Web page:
The Defense of Marriage Act, signed by Bill Clinton in 1996, bars the federal government from recognizing same-sex marriages authorized by states, and allows states not to recognize same-sex marriages from other states. It was overturned 5-4 in U.S. v. Windsor, written by Kennedy.
That means that same-sex couples can file joint federal tax returns and qualify for the spousal exemption in federal estate tax.
It may mean that same-sex couples can get divorces in states that don't allow them to marry. It may overturn any state law barring same-sex couples from adopting children. Other wrinkles are left to the states to sort out.
But the court was unwilling to impose same-sex marriage on states that don't want it. That was the practical effect of Perry v. Hollingsworth, which left in place a California federal trial court decision overturning California's Proposition 8, which banned same-sex marriage.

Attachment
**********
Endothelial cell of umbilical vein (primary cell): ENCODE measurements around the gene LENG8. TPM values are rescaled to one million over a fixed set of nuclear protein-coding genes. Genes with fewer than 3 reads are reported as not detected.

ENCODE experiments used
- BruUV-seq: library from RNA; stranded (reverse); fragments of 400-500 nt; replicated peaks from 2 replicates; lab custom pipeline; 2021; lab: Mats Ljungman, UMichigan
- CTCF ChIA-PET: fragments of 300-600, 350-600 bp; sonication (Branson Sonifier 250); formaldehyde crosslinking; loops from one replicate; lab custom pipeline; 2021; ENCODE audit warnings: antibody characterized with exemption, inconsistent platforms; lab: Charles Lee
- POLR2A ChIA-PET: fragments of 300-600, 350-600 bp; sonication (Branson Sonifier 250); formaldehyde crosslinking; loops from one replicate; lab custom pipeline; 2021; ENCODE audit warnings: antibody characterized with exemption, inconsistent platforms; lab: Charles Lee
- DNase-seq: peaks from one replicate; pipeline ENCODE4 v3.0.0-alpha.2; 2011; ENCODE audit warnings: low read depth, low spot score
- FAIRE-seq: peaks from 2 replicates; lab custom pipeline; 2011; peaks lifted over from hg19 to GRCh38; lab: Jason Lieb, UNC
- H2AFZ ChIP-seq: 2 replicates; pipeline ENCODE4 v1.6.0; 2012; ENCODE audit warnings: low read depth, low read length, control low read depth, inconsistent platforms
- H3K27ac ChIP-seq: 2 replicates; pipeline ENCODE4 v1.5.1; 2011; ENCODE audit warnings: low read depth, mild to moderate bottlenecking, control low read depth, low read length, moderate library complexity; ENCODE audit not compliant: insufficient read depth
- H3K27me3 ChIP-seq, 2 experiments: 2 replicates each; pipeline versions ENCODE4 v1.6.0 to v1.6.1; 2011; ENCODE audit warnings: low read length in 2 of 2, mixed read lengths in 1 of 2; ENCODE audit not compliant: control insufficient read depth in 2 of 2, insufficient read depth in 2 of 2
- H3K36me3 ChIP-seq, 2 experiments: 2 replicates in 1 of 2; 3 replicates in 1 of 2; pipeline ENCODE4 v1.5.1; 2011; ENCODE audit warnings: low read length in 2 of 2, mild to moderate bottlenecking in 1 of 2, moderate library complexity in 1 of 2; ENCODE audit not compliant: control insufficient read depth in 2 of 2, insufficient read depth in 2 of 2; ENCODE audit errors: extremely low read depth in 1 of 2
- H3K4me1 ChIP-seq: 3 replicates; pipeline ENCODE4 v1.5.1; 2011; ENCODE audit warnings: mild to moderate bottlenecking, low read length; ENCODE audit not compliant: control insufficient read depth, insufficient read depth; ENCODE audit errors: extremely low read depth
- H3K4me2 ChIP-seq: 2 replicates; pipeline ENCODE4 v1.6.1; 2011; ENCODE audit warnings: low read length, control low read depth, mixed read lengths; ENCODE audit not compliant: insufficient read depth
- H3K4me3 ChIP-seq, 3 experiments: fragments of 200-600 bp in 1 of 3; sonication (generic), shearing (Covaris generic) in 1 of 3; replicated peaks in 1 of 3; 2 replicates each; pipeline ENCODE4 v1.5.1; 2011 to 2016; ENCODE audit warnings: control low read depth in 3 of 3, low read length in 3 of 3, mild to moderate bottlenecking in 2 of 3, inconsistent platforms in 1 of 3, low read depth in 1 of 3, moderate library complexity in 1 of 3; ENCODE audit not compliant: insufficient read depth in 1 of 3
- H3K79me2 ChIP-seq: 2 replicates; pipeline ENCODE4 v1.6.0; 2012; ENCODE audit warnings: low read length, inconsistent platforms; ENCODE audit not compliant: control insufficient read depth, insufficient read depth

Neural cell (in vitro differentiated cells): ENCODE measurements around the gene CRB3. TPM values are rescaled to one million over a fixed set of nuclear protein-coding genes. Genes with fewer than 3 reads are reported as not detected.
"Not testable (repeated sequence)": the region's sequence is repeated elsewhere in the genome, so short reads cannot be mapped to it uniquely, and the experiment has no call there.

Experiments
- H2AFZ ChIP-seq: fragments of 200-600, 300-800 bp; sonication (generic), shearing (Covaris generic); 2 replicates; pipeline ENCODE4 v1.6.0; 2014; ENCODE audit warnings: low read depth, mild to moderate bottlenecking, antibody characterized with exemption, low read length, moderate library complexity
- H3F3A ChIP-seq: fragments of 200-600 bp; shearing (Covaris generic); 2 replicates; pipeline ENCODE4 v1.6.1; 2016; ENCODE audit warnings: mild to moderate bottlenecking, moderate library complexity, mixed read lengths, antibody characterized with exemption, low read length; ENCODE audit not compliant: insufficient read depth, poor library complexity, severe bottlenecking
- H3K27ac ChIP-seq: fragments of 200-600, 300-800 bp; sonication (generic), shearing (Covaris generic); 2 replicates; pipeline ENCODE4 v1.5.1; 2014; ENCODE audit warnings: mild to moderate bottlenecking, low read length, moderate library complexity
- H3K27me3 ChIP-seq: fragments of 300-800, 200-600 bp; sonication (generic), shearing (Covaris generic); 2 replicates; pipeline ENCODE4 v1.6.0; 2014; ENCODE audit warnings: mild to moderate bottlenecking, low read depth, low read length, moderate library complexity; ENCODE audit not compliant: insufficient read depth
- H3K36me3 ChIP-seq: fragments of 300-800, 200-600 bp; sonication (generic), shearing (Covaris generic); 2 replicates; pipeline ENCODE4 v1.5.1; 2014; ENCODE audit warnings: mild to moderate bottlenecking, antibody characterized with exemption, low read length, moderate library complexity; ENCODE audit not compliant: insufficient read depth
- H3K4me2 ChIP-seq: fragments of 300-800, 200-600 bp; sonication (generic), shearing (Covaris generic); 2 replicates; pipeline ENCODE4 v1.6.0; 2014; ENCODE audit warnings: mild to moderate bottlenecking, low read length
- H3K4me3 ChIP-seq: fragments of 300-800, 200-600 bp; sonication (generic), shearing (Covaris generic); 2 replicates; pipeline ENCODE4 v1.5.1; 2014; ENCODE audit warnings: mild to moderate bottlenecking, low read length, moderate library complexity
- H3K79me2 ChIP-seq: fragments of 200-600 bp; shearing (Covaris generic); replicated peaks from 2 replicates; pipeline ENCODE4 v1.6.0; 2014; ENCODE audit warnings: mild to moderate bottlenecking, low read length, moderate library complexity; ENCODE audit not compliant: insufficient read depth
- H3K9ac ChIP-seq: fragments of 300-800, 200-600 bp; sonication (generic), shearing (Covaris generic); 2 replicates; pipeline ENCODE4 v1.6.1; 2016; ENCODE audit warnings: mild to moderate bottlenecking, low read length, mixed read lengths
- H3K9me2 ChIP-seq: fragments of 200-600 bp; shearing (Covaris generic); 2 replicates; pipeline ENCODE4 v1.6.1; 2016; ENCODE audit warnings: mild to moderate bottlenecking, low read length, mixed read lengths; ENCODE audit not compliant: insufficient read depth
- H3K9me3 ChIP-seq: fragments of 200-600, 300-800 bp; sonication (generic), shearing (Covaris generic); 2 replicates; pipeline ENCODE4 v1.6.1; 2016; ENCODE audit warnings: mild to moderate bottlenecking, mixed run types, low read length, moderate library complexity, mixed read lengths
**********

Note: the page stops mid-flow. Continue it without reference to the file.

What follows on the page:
The state declined to defend the law on appeal, and the chief justice wrote that the private parties who appealed lacked the standing to do so. He got the votes of the unusual coalition of justices Antonin Scalia, Ruth Bader Ginsburg, Stephen Breyer and Elena Kagan.
Ginsburg supports Roe v. Wade but has spoken with some concern about the furor the court caused by legalizing abortion across the nation. She and some colleagues may have dreaded a similar furor if the court legalized same-sex marriage everywhere.
The practical effect is that California now has same-sex marriage. But polls indicate that California voters stood ready to reverse Proposition 8's narrow 52 to 48 percent margin if the issue again got on the ballot.
These decisions, which tend to restrain branches of government from interfering with each other, were the product of no single coalition. No justice voted with the majority in all four cases, but each voted with the majority in two or three. A thought-provoking session.
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